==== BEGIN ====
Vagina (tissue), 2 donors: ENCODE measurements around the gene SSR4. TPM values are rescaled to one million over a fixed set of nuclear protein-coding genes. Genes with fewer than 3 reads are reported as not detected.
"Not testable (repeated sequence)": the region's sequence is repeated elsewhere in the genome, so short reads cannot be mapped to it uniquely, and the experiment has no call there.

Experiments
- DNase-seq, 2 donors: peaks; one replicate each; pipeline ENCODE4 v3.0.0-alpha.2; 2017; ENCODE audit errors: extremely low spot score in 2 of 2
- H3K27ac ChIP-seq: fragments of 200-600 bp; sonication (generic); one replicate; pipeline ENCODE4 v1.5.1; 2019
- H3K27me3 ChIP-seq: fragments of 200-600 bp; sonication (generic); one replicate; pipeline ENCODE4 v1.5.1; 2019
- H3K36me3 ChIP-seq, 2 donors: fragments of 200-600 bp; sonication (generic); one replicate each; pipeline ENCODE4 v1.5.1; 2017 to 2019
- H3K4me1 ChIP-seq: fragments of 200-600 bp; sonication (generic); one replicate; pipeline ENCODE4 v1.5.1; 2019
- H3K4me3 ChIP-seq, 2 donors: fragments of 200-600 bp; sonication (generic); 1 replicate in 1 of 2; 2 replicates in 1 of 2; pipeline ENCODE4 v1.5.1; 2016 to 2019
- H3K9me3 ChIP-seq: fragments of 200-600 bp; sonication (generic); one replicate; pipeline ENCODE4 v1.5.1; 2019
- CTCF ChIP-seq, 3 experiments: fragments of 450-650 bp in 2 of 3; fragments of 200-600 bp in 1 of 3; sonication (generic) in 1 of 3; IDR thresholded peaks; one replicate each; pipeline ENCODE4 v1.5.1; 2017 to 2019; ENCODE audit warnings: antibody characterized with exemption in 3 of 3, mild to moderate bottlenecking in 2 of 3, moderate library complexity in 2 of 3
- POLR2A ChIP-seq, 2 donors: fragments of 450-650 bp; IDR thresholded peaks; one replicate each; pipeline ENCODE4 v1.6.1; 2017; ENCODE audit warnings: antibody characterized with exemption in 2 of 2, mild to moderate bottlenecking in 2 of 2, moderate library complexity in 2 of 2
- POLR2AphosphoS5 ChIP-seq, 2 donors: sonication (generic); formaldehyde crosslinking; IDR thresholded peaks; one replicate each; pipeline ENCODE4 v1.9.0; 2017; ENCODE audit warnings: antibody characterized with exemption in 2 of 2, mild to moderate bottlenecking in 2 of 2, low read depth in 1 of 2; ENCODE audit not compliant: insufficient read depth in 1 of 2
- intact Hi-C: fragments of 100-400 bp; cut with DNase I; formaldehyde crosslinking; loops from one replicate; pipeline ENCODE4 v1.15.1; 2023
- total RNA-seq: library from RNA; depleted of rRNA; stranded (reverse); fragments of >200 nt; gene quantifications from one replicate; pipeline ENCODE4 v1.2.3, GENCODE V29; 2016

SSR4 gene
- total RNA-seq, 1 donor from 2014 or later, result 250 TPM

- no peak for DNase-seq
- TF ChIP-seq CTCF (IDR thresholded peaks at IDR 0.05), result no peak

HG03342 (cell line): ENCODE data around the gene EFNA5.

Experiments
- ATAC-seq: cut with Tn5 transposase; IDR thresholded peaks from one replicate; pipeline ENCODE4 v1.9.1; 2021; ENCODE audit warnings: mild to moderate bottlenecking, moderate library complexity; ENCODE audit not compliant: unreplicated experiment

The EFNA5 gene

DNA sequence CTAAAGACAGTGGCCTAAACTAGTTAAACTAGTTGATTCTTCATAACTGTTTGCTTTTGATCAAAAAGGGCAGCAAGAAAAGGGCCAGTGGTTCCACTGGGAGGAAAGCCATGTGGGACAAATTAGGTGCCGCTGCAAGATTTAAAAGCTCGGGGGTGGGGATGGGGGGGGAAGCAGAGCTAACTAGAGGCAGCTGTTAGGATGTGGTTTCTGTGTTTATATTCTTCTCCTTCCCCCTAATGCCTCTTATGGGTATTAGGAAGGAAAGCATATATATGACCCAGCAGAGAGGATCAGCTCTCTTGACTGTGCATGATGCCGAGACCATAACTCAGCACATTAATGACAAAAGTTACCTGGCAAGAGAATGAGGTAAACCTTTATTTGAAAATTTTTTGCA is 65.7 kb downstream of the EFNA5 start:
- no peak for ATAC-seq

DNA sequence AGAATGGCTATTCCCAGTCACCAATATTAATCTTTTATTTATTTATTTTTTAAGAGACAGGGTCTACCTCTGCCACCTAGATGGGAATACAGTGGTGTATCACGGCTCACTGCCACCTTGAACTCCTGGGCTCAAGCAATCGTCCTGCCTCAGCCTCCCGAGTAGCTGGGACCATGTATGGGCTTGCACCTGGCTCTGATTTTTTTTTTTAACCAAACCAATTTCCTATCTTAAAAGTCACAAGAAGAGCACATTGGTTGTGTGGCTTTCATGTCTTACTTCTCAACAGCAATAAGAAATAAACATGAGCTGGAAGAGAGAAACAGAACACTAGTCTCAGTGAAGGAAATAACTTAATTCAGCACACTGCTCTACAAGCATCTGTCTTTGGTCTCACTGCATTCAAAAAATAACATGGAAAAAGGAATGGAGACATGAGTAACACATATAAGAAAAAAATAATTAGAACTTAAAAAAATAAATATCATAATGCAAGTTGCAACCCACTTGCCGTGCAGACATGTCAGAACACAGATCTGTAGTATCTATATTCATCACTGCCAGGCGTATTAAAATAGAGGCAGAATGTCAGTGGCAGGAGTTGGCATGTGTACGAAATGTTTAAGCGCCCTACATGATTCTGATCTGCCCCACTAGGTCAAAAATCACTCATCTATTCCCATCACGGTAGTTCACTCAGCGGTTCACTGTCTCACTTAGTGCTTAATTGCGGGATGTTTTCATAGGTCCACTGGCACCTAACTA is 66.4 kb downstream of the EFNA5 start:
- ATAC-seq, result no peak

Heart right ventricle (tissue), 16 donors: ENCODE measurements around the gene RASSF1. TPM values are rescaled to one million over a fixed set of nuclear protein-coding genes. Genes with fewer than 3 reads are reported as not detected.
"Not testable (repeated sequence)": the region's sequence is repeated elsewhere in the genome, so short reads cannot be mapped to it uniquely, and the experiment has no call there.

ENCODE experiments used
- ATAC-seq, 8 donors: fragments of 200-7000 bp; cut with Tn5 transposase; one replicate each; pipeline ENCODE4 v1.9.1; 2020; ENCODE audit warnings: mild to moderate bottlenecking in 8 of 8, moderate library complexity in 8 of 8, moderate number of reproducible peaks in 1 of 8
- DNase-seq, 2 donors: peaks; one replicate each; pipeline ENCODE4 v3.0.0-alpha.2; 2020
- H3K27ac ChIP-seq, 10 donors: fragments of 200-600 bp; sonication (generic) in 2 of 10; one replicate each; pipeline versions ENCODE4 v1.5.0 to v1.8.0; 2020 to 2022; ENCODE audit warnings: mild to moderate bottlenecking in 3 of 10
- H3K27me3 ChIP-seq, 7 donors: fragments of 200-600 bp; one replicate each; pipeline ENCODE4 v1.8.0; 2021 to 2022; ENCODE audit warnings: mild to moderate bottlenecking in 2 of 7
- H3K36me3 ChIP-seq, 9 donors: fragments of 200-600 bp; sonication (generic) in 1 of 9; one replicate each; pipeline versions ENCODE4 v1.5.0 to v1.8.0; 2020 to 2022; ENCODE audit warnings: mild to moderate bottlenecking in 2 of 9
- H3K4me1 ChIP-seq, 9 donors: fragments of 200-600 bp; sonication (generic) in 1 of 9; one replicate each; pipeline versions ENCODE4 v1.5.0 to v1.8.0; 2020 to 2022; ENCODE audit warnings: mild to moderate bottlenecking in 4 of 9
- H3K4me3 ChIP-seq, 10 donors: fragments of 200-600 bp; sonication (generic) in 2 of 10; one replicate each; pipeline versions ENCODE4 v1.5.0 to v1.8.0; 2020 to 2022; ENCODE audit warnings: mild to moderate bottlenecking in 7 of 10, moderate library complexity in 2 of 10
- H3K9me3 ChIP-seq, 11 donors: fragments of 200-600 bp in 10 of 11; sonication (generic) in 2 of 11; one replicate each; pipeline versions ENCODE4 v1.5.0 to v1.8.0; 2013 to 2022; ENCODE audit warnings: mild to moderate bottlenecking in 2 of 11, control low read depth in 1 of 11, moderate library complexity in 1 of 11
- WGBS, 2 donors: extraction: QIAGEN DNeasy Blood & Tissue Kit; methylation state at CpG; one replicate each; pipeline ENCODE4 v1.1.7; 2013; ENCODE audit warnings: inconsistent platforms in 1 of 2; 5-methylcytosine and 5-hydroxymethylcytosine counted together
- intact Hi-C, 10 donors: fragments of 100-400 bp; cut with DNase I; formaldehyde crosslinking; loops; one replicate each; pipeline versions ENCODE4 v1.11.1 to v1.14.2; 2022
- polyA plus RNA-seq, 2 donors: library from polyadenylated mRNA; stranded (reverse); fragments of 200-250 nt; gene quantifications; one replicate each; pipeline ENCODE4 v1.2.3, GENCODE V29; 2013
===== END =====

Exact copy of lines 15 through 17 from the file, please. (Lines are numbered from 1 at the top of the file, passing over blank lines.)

- total RNA-seq: library from RNA; depleted of rRNA; stranded (reverse); fragments of >200 nt; gene quantifications from one replicate; pipeline ENCODE4 v1.2.3, GENCODE V29; 2016

SSR4 gene
- total RNA-seq, 1 donor from 2014 or later, result 250 TPM